(D) such other criteria as are determined by the Secretary.
Any project funded under this section shall provide for
(A) a baseline assessment, and subsequent annual assessments, of the prevalence and severity of very low food security among children in the State, based on a methodology prescribed by the Secretary;
(B) a collaborative planning process including key stakeholders in the State that results in a comprehensive agenda to eliminate childhood hunger that is
(i) described in a detailed project plan; and
(ii) provided to the Secretary for approval;
(C) an annual budget;
(D) specific performance goals, including the goal to sharply reduce or eliminate food insecurity among children in the State by 2015, as determined through a methodology prescribed by the Secretary and carried out by the Governor; and
(E) an independent outcome evaluation of not less than 1 major strategy of the project that measures
(i) the specific impact of the strategy on food insecurity among children in the State; and
(ii) if applicable, the nutrition assistance participation rate among children in the State.
In determining the range of projects and defining selection criteria under this section, the Secretary shall consult with
(1) the Secretary of Health and Human Services;
(2) the Secretary of Labor;
(3) the Secretary of Education; and
(4) the Secretary of Housing and Urban Development.
(f) Evaluation and reporting
(1) General performance assessment
Each project authorized under this section shall require an independent assessment that
(A) measures the impact of any activities carried out under the project on the level of food insecurity in the State that
(i) focuses particularly on the level of food insecurity among children in the State; and
(ii) includes a preimplementation baseline and annual measurements taken during the project of the level of food insecurity in the State; and
(B) is carried out using a methodology prescribed by the Secretary.
(2) Independent evaluation
Each project authorized under this section shall provide for an independent evaluation of not less than 1 major strategy that
(A) measures the impact of the strategy on appropriate participation, food security, nutrition, and associated behavioral outcomes among participating households; and
(B) uses rigorous experimental designs and methodologies, particularly random assignment or other methods that are capable of producing scientifically valid information regarding which activities are effective in reducing the prevalence or preventing the incidence of food insecurity and hunger in the community, especially among children.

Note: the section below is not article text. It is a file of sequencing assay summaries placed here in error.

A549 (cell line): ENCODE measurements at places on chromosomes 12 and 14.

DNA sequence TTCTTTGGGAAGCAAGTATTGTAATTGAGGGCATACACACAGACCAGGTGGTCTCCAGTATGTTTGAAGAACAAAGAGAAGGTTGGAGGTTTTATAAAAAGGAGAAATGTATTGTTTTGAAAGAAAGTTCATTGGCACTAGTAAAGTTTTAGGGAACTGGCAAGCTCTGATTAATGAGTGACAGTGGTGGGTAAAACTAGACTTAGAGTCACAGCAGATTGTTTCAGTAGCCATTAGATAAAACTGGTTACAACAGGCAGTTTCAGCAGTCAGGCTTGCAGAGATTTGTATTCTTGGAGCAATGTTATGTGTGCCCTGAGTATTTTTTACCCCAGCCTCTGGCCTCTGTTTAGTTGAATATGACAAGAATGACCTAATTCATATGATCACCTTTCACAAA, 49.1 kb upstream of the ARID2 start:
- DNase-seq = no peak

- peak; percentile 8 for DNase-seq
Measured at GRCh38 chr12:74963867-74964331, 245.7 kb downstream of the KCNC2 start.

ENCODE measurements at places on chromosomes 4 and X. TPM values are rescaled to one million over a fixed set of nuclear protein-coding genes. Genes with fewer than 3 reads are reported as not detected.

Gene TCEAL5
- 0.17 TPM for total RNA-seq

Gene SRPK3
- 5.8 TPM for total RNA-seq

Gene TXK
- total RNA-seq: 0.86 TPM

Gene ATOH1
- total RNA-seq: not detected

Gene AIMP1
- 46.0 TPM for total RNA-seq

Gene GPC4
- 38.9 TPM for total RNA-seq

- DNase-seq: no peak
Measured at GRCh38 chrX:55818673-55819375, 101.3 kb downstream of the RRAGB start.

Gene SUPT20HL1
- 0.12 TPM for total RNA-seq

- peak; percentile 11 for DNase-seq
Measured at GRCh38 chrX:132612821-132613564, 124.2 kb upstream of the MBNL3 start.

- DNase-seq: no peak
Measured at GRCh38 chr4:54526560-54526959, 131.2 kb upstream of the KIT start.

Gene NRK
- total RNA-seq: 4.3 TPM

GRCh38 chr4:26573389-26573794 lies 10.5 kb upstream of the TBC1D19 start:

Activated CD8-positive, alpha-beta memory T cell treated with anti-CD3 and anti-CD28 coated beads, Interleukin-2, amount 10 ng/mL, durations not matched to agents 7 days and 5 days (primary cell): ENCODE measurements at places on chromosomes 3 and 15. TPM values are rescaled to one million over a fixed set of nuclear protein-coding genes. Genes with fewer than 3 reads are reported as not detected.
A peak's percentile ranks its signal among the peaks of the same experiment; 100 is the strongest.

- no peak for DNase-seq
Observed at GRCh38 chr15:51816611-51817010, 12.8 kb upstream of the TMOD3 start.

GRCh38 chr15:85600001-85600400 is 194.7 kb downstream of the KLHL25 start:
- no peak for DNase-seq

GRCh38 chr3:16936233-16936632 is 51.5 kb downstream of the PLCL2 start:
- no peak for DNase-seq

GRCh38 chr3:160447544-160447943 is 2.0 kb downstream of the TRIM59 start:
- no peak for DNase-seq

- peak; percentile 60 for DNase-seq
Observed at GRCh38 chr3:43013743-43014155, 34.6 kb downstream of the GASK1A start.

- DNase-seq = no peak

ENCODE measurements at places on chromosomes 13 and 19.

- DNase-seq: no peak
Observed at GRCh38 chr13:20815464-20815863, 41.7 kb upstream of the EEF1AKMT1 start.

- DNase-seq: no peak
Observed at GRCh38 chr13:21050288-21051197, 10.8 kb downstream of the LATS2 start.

Not later than December 31, 2011 and each December 31 thereafter until the date on which the last evaluation under paragraph (1) is completed, the Secretary shall
(A) submit to the Committee on Agriculture and the Committee on Education and Labor of the House of Representatives and the Committee on Agriculture, Nutrition, and Forestry of the Senate a report that includes a description of
(i) the status of each State demonstration project; and
(ii) the results of any evaluations of the demonstration projects completed during the previous fiscal year; and
(B) ensure that the evaluation results are shared broadly to inform policy makers, service providers, other partners, and the public in order to promote the wide use of successful strategies.
(g) Authorization of appropriations
(1) In general
There are authorized to be appropriated to carry out this section such sums as are necessary for each of fiscal years 2011 through 2014, to remain available until expended.
(2) Use of funds
Funds made available under paragraph (1) may be used to carry out this section, including to pay Federal costs associated with developing, soliciting, awarding, monitoring, evaluating, and disseminating the results of each demonstration project under this section.
No project may be funded under this section for more than 5 years.
(B) Performance basis
Funds provided under this section shall be made available to each Governor on an annual basis, with the amount of funds provided for each year contingent on the satisfactory implementation of the project plan and progress towards the performance goals defined in the project year plan.
(C) Altering nutrition assistance program requirements
No project that makes use of, alters, or coordinates with the supplemental nutrition assistance program may be funded under this section unless the project is fully consistent with the project requirements described in section 17(b)(1)(B) of the Food and Nutrition Act of 2008 (7 U.S.C. 2026 (b)(1)(B)).
(D) Other benefits
Funds made available under this section may not be used for any project in a manner that is inconsistent with
(i) this chapter;
(ii) the Child Nutrition Act of 1966 (42 U.S.C. 1771 et seq.);
(iii) the Food and Nutrition Act of 2008 (7 U.S.C. 2011 et seq.); or
(iv) the Emergency Food Assistance Act of 1983 (7 U.S.C. 7501 et seq.).
Our law firm assist clients in VA MD MA.
When a client is faced with a serious legal issue in Virginia, Maryland or Massachusetts, then they should serious consider calling the SRIS Law Group.
Our attorneys assist clients with the following types of legal issues:
We have client meeting locations in Virginia, Maryland & Massachusetts.
Federal Sex Crime Laws Maryland
Our Fairfax County Criminal Lawyer attorneys and staff speak following languages Tamil, Hindi, Telugu, Mandarin and Spanish.
Due to our experience in defending clients charged with the above types of legal issues, we routinely appear before the courts in Virginia, Maryland & Massachusetts.
Our attorneys are also licensed to appear in the federal district courts of Virginia, Maryland & Massachusetts.
If you need help with certain types of federal cases, please feel free to call us and discuss your legal issue with us.